“There are about 30,000 known species of snail,” said Gary Kidder, HMNS Discovery Guide and snail expert. “They’re a ‘Walt Disney’ class: if you can dream it, they can do it.”


Slipper snail radula. Credit: Eric Heuple

Known in the science community as gastropods, meaning literally “stomach foot,” snails feed using a rasp-like tongue called a radula. Like most animals, the teeth vary from species to species based on what particular type of food the snail eats. In carnivorous snails, these teeth are like fish hooks that tear the flesh from their prey. Imagine having your skin licked off by a giant cat’s tongue! Terrible.

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The largest snail shell in the world, on display in the Strake Hall of Malacology.

Snails are not always small; they can grow to be massive. The Australian trumpet, or Syrinx aruanus, produces shells that can be as big around as your thigh. Measuring more than 30 inches in length, the record-holder for biggest snail shell in the world is on display in the Strake Hall of Malacology at the Houston Museum of Natural Science. It looks like you could fit a football inside this bad boy.


Lightning whelk. Credit: DixieHwy

Predatory snails use some barbaric tactics to kill and eat their prey. There’s no saving a bivalve caught by a lightning whelkBusycon perversum (incidentally, the state shell of Texas). The lightning whelks pries open clams, wedging its soft foot between the halves of its shell, then it uses its radula to scrape out the clam a piece at a time. Kind of like a stranger kicking down your door and coming into your house to get you. Frightening.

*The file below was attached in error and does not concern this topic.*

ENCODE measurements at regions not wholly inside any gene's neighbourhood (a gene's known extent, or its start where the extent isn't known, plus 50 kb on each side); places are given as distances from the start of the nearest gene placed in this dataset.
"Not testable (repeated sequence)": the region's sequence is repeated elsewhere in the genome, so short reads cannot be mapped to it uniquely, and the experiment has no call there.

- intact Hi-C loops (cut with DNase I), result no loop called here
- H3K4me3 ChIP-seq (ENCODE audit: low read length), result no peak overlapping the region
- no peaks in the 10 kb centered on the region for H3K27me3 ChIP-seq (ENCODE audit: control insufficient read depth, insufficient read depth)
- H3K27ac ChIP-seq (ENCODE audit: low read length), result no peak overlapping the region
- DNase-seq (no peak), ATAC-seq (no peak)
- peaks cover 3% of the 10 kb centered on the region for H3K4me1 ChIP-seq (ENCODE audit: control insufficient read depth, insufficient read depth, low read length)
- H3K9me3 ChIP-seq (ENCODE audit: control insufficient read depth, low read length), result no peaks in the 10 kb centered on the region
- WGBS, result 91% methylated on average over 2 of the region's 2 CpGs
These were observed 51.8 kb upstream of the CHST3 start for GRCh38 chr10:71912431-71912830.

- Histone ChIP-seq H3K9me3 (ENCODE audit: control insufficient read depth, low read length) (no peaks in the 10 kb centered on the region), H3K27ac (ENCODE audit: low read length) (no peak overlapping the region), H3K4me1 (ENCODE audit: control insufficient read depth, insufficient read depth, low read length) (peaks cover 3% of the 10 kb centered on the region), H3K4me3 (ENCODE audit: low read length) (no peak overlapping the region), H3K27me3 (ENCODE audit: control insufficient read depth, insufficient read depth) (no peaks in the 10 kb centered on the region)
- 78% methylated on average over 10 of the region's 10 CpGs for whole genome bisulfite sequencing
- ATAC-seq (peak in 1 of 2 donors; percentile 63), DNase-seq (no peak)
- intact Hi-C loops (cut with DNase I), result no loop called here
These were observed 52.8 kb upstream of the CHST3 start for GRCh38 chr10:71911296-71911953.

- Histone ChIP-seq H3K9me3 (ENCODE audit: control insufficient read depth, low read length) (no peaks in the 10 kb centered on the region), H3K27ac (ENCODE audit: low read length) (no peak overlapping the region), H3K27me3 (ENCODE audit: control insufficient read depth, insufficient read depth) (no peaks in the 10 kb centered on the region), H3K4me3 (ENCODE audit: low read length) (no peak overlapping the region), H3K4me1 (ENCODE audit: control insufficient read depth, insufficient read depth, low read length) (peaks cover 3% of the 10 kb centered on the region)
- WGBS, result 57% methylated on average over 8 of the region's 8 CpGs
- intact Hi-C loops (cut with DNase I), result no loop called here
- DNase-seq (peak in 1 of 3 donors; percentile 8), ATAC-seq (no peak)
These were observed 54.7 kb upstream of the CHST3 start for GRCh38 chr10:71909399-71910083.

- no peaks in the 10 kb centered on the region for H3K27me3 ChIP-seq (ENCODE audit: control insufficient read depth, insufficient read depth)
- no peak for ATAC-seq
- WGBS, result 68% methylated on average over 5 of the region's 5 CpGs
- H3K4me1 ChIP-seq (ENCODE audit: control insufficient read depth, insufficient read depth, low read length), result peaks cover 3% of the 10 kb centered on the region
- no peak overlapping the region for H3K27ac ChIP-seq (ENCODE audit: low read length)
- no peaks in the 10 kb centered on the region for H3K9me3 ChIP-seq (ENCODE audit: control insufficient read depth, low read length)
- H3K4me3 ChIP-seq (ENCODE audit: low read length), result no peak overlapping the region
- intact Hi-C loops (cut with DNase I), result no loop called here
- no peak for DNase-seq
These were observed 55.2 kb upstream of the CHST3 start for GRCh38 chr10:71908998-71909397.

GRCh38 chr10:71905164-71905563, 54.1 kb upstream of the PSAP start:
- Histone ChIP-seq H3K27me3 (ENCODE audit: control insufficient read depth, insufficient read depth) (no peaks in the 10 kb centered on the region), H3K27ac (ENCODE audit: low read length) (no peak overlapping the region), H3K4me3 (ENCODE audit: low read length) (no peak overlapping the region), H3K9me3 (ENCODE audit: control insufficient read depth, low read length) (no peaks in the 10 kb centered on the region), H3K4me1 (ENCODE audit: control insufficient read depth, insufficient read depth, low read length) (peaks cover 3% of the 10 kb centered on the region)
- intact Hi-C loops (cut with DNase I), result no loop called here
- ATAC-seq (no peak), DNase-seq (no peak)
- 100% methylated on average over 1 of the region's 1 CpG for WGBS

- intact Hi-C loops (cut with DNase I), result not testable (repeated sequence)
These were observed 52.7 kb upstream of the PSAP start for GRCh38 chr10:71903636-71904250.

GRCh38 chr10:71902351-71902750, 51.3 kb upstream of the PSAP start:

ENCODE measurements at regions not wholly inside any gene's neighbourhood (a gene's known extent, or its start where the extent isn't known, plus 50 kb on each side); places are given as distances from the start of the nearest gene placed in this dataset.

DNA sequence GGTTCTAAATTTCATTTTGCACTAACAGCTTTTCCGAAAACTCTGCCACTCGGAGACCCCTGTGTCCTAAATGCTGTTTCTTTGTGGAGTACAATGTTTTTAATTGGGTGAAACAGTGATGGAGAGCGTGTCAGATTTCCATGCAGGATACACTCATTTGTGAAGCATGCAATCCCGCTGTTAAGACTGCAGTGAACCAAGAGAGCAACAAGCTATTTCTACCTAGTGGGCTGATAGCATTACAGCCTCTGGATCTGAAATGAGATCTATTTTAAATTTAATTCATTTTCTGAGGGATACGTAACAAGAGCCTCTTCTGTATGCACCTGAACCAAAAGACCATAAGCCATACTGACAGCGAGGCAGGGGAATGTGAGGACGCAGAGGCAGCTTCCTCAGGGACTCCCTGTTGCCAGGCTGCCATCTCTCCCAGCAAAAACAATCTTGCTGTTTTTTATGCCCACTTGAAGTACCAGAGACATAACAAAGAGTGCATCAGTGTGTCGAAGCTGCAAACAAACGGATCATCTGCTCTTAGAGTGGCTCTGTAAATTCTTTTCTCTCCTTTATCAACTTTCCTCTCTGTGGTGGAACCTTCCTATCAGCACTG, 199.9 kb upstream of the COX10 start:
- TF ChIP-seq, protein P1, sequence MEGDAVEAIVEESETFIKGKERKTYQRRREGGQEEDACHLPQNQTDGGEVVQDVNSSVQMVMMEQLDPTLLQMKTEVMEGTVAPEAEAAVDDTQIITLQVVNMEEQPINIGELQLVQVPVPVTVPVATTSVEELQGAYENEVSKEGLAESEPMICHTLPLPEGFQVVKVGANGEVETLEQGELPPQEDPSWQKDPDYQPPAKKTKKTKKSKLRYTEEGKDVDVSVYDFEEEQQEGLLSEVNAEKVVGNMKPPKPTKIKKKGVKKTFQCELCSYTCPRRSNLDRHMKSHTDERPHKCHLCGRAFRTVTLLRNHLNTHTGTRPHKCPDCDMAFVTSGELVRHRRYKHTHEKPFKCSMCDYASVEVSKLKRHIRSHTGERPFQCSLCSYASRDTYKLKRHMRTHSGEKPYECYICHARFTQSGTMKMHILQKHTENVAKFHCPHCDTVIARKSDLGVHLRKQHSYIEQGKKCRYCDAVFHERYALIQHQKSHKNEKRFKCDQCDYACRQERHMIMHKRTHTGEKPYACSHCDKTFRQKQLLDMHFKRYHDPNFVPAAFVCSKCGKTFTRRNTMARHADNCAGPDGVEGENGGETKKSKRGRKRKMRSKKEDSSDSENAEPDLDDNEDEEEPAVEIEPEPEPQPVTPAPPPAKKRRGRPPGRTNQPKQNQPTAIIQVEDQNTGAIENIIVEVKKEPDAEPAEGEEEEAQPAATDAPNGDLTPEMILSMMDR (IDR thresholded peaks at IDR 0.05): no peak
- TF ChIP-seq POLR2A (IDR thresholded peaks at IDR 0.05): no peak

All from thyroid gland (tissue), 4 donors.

That’s just the beginning. The moon snail, in the family Naticidae, bores into the shells of mollusks and crabs with its radula and an acid secretion. That’s right: acid. It melts a tiny hole through its prey and licks out its insides with its tongue. No thank you!


Moon snail. Credit: Chris Wilson

To stun or kill their prey, many marine snails use some of the strongest venoms on Earth. The teeth in the radula of the geography cone, or Conus geographus, are modified to carry a venomous sting that disrupts insulin in its victims. Like a revolver loaded with up to twenty hypodermic needles (instead of six bullets), the cone snail harpoons its prey, sometimes with several stings in a matter of seconds.

“The venom gives you diabetes, basically,” Kidder said. “It makes you loopy. And if they’re able to hurt something our size, a fish, it’s usual prey, isn’t going to be an issue for it.”


Conus geographus. Credit: Patrick Randall

The harpoon of the C. geographus can penetrate human skin and sometimes gloves and wetsuits depending on its size. A single sting from a Conus snail can cause muscle paralysis, difficulty breathing, and death. No antivenin exists; victims must be hospitalized until the venom wears off. Don’t pick these suckers up unless you’ve got comprehensive health insurance!

Scientists, however, see the cone snail’s venom as an opportunity for medicines, and are working to synthesize compounds from its unique chemical cocktail as treatments for a variety of diseases.


Carrier snail. Credit: James St. John